Ilhaam Groenewald has been Chief Director of Maties Sport since 2014 and is a former Independent Executive Council Member of SA Rugby and President of University Sport South Africa. She was recently elected to the new SASCOC board.
Q: As Chief Director: Maties Sport, describe your job and what your primary focus and areas of responsibility are?
A: The Maties Sport business covers 30 sports codes, with thousands of students participating at various levels, such as residence leagues, provincial, national and international competitions. My primary focus areas include:
- Developing strategy
- Growing participation at high performance, competitive and recreational levels
- Providing strategic direction and support for our operational units
- Developing and implementing business plans to ensure sustainability for sport at the university
- Generating third stream funding and fundraising
- Establishing, developing and maintaining strategic partnerships
- Developing, aligning and ensuring compliance to legislation and policies
I also form part of the senior management team and this includes representation on a number of committee structures.
Q: Your recent appointment to the SASCOC board was met with disapproval from University Sport SA (USSA), due to its claim that it nominated another candidate. Has this issue been resolved and what was your initial response to the USSA claim?
A: I am not aware of any reason(s) why the matter has not reached its conclusion and feel it is best that this question be directed to USSA. SASCOC also provided nomination procedures to be followed in the event of any concerns and USSA has the opportunity to follow the procedures.
Q: SASCOC has been beset with in-fighting for a while now, but it hasn’t been alone, with other South African sports bodies, such as Cricket SA and SAFA, experiencing their own governance issues. Does South African sports administration have a problem?
A: Governance challenges have been lingering for too long and this means that we do have a problem. Having said that, I don’t believe that these challenges cannot be resolved. I think these governance challenges can be resolved by leadership, strategy, policies, resources, monitoring, evaluation & reporting, and accountability.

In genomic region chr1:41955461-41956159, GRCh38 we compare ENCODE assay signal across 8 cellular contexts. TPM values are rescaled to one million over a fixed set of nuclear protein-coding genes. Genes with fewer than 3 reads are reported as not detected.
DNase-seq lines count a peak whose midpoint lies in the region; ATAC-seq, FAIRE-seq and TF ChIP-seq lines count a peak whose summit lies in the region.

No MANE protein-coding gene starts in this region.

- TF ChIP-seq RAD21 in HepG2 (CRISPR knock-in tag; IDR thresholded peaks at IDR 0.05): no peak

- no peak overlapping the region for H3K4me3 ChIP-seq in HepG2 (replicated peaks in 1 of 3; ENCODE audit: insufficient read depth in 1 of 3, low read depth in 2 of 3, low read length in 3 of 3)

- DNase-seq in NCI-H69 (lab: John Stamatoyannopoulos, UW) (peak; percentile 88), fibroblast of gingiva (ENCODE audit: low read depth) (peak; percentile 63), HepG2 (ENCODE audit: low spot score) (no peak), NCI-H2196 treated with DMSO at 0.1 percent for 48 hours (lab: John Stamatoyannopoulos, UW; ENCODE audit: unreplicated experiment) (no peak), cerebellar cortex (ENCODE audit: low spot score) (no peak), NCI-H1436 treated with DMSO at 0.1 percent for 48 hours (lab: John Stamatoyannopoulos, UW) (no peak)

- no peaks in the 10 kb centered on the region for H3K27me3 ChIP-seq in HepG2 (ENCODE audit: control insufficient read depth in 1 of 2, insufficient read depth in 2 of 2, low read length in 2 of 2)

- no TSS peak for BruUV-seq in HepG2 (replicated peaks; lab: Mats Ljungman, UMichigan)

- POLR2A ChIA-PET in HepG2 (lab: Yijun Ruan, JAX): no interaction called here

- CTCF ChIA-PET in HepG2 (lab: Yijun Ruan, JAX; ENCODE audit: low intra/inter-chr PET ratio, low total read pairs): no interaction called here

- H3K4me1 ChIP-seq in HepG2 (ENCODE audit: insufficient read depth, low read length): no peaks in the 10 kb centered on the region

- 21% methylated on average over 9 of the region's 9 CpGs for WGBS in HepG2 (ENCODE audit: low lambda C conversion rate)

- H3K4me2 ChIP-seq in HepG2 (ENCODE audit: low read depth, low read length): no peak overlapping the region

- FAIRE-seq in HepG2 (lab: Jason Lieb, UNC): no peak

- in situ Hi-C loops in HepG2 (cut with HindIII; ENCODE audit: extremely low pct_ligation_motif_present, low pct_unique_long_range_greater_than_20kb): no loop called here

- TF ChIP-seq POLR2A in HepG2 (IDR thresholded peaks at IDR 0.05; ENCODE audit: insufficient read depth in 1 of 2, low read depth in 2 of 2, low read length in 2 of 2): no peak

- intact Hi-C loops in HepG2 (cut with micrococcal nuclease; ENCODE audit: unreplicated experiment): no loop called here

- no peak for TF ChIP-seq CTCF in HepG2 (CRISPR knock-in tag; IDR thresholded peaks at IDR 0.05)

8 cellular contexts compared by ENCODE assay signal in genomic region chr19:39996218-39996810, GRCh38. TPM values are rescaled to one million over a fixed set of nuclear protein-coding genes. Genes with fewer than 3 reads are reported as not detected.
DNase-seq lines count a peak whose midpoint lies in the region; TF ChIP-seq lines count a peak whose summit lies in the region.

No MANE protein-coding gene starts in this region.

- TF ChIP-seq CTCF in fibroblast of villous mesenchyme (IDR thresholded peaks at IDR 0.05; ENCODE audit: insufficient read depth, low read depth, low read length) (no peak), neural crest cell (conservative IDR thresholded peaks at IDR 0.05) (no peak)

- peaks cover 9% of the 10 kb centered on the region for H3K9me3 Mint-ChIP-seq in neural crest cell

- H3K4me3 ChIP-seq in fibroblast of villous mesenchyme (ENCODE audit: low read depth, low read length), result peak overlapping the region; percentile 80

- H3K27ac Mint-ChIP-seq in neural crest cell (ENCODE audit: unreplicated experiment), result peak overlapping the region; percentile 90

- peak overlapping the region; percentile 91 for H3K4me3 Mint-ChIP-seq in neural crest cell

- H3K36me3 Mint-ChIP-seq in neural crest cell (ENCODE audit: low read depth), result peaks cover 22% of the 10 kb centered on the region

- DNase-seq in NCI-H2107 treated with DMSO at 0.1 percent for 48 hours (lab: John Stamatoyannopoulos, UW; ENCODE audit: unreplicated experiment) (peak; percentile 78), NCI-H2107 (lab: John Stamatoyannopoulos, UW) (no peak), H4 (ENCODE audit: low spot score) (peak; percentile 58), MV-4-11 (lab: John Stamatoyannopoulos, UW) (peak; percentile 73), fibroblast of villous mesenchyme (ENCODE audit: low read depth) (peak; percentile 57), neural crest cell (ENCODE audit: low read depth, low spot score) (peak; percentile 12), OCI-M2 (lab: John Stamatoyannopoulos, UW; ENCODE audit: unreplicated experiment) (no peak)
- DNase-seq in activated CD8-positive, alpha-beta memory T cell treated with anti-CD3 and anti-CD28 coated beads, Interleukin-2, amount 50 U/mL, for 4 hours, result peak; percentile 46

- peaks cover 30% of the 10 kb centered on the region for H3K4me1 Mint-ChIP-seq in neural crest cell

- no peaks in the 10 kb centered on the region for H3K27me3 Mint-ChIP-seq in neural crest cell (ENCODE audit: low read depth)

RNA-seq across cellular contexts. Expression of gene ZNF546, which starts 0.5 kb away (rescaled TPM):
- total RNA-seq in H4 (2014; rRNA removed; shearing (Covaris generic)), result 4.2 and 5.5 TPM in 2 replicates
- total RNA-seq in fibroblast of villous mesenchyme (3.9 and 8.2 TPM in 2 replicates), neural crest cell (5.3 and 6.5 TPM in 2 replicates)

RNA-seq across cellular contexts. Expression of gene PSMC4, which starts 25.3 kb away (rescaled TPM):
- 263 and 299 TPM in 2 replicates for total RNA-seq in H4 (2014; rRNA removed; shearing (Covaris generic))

The latter remains our biggest challenge and with the current systems, we will not make a turnaround on this quick enough, unless we access longstanding resources, namely The King Report in its various versions. We also have the Institute of Directors, a structure that can play a major role in educating our various sports federations and perhaps this should become a priority as part of equipping our sports leadership serving on various committee structures. We need to understand the business case necessary to redesign our entire sports governance system.
Q: What would you like to achieve in your position on the SASCOC board?
A: I intend to work towards reverting to our main business of supporting our members to ensure support to advance the performance of Team South Africa, advance investment, and provide various opportunities in the fields of training and development.
Q: What did you learn from your previous roles as President of University Sport SA and Independent Executive Council Member at SA Rugby?
A: Firstly, there are major differences with both business models. USSA is a NPO, thus highly dependent on the fees paid by member universities, Lotto and government funding. SARU’s business is big and I grew in leaps and bounds during my four-year term, and used this new knowledge in trying to advance the business of USSA in a few areas, such as strategy, governance and functioning of the executive committee.